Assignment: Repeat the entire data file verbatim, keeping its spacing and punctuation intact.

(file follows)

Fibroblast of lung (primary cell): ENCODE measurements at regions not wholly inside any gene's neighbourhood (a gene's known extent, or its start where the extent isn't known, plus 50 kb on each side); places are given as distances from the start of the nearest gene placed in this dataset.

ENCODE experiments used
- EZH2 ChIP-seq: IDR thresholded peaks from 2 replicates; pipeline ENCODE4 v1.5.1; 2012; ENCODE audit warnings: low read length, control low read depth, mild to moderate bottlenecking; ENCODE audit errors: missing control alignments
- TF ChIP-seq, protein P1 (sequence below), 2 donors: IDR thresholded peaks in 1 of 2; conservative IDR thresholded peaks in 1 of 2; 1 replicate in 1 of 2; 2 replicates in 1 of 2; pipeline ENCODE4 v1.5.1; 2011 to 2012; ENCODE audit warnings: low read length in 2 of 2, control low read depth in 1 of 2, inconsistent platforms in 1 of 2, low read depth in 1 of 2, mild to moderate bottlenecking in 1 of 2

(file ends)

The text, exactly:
Fibroblast of lung (primary cell): ENCODE measurements at regions not wholly inside any gene's neighbourhood (a gene's known extent, or its start where the extent isn't known, plus 50 kb on each side); places are given as distances from the start of the nearest gene placed in this dataset.

ENCODE experiments used
- EZH2 ChIP-seq: IDR thresholded peaks from 2 replicates; pipeline ENCODE4 v1.5.1; 2012; ENCODE audit warnings: low read length, control low read depth, mild to moderate bottlenecking; ENCODE audit errors: missing control alignments
- TF ChIP-seq, protein P1 (sequence below), 2 donors: IDR thresholded peaks in 1 of 2; conservative IDR thresholded peaks in 1 of 2; 1 replicate in 1 of 2; 2 replicates in 1 of 2; pipeline ENCODE4 v1.5.1; 2011 to 2012; ENCODE audit warnings: low read length in 2 of 2, control low read depth in 1 of 2, inconsistent platforms in 1 of 2, low read depth in 1 of 2, mild to moderate bottlenecking in 1 of 2